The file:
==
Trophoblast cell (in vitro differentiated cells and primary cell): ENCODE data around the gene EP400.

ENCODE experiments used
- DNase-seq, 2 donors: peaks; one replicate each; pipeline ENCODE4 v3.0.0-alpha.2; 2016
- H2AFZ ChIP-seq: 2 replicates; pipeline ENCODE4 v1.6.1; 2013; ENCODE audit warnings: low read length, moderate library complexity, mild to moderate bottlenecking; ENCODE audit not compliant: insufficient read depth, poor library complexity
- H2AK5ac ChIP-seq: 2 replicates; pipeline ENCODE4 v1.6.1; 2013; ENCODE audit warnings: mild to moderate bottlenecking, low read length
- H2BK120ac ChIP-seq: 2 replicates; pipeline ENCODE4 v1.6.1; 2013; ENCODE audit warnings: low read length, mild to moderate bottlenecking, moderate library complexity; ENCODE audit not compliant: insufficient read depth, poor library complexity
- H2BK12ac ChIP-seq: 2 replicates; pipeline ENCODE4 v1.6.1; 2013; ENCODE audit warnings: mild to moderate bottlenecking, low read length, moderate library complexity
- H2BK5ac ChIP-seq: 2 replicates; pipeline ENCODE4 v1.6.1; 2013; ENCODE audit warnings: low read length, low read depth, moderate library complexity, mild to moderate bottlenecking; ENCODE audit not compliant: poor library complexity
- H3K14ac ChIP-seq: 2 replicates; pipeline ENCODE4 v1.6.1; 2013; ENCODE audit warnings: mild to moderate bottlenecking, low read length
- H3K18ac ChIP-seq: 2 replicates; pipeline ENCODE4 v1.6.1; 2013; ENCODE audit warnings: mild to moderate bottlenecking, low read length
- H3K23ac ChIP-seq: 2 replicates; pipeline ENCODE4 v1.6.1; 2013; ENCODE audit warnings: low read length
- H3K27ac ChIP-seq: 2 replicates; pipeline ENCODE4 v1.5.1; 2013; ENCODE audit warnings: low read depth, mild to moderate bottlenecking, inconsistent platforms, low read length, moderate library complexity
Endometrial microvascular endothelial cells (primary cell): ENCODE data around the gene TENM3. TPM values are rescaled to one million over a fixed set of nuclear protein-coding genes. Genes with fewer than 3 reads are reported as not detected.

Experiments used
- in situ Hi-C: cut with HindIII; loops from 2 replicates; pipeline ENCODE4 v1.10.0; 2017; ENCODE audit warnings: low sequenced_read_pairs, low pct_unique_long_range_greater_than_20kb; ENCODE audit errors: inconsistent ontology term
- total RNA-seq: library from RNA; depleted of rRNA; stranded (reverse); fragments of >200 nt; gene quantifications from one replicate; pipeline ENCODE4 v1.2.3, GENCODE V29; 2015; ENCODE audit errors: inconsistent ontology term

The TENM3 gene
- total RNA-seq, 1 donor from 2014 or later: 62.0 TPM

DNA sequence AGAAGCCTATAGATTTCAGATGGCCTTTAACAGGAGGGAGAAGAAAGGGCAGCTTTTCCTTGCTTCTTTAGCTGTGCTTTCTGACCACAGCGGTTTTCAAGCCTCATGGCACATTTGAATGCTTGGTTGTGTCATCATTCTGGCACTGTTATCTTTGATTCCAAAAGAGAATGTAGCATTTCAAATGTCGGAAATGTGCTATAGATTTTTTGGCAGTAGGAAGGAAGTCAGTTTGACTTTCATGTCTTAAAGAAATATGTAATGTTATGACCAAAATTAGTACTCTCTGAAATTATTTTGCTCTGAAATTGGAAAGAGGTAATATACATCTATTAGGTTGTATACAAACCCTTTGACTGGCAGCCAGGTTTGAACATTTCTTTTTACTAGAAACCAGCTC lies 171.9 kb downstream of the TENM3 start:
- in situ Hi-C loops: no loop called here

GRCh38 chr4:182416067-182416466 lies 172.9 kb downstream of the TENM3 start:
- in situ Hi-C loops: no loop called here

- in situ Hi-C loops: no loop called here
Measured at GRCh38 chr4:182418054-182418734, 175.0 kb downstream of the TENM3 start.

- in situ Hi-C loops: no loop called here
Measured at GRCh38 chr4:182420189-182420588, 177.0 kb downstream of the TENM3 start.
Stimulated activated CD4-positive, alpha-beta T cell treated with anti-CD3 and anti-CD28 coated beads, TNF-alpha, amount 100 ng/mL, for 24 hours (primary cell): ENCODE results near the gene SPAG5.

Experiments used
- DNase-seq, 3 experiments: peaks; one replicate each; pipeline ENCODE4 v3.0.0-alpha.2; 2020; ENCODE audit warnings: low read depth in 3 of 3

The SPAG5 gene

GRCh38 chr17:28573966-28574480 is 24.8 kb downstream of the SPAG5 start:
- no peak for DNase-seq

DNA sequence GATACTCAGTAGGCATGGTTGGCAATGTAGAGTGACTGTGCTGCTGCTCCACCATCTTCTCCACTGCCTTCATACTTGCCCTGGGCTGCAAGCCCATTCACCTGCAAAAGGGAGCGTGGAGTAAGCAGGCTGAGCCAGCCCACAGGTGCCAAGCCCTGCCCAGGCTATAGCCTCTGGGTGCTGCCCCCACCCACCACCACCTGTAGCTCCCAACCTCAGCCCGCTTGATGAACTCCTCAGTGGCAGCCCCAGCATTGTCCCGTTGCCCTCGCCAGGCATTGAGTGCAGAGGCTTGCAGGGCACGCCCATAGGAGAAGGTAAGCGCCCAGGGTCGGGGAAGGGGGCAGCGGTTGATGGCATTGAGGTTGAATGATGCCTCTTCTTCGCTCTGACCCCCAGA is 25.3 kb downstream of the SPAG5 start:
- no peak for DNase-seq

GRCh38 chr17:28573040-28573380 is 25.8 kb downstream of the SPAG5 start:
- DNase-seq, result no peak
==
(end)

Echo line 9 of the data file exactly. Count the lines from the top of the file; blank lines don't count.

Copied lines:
- H3K14ac ChIP-seq: 2 replicates; pipeline ENCODE4 v1.6.1; 2013; ENCODE audit warnings: mild to moderate bottlenecking, low read length